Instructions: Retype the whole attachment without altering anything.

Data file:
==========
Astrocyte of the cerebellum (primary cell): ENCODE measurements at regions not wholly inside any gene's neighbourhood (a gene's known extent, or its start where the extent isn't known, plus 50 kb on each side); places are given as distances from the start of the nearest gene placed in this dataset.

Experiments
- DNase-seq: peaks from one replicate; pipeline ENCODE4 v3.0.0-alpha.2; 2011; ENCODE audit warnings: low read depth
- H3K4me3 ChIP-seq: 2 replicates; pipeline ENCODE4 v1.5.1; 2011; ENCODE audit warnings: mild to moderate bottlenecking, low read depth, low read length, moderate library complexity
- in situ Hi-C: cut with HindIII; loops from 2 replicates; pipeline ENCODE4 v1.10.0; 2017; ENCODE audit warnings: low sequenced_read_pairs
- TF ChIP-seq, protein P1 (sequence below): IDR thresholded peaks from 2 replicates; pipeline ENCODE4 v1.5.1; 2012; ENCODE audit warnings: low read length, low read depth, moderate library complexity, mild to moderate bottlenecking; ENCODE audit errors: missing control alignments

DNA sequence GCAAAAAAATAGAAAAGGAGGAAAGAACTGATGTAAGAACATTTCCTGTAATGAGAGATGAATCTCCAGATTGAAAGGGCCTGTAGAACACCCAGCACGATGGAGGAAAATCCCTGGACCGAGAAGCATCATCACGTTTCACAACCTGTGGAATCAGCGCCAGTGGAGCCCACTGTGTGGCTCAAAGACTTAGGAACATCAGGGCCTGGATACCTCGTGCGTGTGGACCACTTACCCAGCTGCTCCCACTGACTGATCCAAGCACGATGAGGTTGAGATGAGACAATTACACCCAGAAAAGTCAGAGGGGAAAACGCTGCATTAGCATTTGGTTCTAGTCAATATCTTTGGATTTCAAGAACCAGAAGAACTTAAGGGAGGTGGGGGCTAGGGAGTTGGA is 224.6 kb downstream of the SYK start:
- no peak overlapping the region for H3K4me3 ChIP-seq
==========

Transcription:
Astrocyte of the cerebellum (primary cell): ENCODE measurements at regions not wholly inside any gene's neighbourhood (a gene's known extent, or its start where the extent isn't known, plus 50 kb on each side); places are given as distances from the start of the nearest gene placed in this dataset.

Experiments
- DNase-seq: peaks from one replicate; pipeline ENCODE4 v3.0.0-alpha.2; 2011; ENCODE audit warnings: low read depth
- H3K4me3 ChIP-seq: 2 replicates; pipeline ENCODE4 v1.5.1; 2011; ENCODE audit warnings: mild to moderate bottlenecking, low read depth, low read length, moderate library complexity
- in situ Hi-C: cut with HindIII; loops from 2 replicates; pipeline ENCODE4 v1.10.0; 2017; ENCODE audit warnings: low sequenced_read_pairs
- TF ChIP-seq, protein P1 (sequence below): IDR thresholded peaks from 2 replicates; pipeline ENCODE4 v1.5.1; 2012; ENCODE audit warnings: low read length, low read depth, moderate library complexity, mild to moderate bottlenecking; ENCODE audit errors: missing control alignments

DNA sequence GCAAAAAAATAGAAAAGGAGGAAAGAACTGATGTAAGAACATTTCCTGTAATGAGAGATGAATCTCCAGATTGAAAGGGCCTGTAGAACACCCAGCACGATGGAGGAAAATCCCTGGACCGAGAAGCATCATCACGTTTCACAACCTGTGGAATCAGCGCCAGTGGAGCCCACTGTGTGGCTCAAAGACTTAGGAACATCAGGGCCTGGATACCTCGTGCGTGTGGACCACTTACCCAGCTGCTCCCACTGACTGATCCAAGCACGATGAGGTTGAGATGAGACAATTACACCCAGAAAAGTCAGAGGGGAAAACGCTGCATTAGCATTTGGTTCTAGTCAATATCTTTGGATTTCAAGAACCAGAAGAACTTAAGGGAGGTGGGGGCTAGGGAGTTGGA is 224.6 kb downstream of the SYK start:
- no peak overlapping the region for H3K4me3 ChIP-seq